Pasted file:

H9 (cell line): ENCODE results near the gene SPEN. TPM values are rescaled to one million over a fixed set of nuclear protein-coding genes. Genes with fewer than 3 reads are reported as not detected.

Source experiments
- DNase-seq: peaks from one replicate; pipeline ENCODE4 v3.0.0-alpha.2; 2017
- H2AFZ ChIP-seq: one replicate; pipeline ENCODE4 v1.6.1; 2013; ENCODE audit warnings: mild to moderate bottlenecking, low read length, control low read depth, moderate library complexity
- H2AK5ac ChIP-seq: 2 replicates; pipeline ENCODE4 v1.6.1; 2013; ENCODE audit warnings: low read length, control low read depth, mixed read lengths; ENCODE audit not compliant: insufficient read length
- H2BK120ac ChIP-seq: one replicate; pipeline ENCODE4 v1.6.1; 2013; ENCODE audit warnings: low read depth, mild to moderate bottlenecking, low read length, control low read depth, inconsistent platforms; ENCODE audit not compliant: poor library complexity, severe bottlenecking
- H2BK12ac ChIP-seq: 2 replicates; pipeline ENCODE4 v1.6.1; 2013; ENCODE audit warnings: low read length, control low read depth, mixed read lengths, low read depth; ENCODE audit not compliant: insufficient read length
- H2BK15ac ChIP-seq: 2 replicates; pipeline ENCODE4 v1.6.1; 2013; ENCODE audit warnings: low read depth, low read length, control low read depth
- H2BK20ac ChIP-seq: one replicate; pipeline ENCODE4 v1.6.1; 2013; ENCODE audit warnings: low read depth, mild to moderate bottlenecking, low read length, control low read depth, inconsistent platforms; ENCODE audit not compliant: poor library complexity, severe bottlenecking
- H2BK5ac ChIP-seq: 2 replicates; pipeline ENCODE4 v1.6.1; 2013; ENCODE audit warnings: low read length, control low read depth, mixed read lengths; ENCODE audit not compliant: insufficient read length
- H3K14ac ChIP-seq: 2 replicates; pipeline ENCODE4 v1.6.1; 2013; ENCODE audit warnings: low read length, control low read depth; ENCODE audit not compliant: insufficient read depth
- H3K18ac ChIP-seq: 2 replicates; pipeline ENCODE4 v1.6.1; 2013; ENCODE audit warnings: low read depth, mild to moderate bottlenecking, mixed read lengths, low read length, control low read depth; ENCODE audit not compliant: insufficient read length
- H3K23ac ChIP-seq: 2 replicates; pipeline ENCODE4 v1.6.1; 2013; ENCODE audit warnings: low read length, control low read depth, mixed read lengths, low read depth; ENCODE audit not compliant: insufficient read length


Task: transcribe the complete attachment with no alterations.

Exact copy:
H9 (cell line): ENCODE results near the gene SPEN. TPM values are rescaled to one million over a fixed set of nuclear protein-coding genes. Genes with fewer than 3 reads are reported as not detected.

Source experiments
- DNase-seq: peaks from one replicate; pipeline ENCODE4 v3.0.0-alpha.2; 2017
- H2AFZ ChIP-seq: one replicate; pipeline ENCODE4 v1.6.1; 2013; ENCODE audit warnings: mild to moderate bottlenecking, low read length, control low read depth, moderate library complexity
- H2AK5ac ChIP-seq: 2 replicates; pipeline ENCODE4 v1.6.1; 2013; ENCODE audit warnings: low read length, control low read depth, mixed read lengths; ENCODE audit not compliant: insufficient read length
- H2BK120ac ChIP-seq: one replicate; pipeline ENCODE4 v1.6.1; 2013; ENCODE audit warnings: low read depth, mild to moderate bottlenecking, low read length, control low read depth, inconsistent platforms; ENCODE audit not compliant: poor library complexity, severe bottlenecking
- H2BK12ac ChIP-seq: 2 replicates; pipeline ENCODE4 v1.6.1; 2013; ENCODE audit warnings: low read length, control low read depth, mixed read lengths, low read depth; ENCODE audit not compliant: insufficient read length
- H2BK15ac ChIP-seq: 2 replicates; pipeline ENCODE4 v1.6.1; 2013; ENCODE audit warnings: low read depth, low read length, control low read depth
- H2BK20ac ChIP-seq: one replicate; pipeline ENCODE4 v1.6.1; 2013; ENCODE audit warnings: low read depth, mild to moderate bottlenecking, low read length, control low read depth, inconsistent platforms; ENCODE audit not compliant: poor library complexity, severe bottlenecking
- H2BK5ac ChIP-seq: 2 replicates; pipeline ENCODE4 v1.6.1; 2013; ENCODE audit warnings: low read length, control low read depth, mixed read lengths; ENCODE audit not compliant: insufficient read length
- H3K14ac ChIP-seq: 2 replicates; pipeline ENCODE4 v1.6.1; 2013; ENCODE audit warnings: low read length, control low read depth; ENCODE audit not compliant: insufficient read depth
- H3K18ac ChIP-seq: 2 replicates; pipeline ENCODE4 v1.6.1; 2013; ENCODE audit warnings: low read depth, mild to moderate bottlenecking, mixed read lengths, low read length, control low read depth; ENCODE audit not compliant: insufficient read length
- H3K23ac ChIP-seq: 2 replicates; pipeline ENCODE4 v1.6.1; 2013; ENCODE audit warnings: low read length, control low read depth, mixed read lengths, low read depth; ENCODE audit not compliant: insufficient read length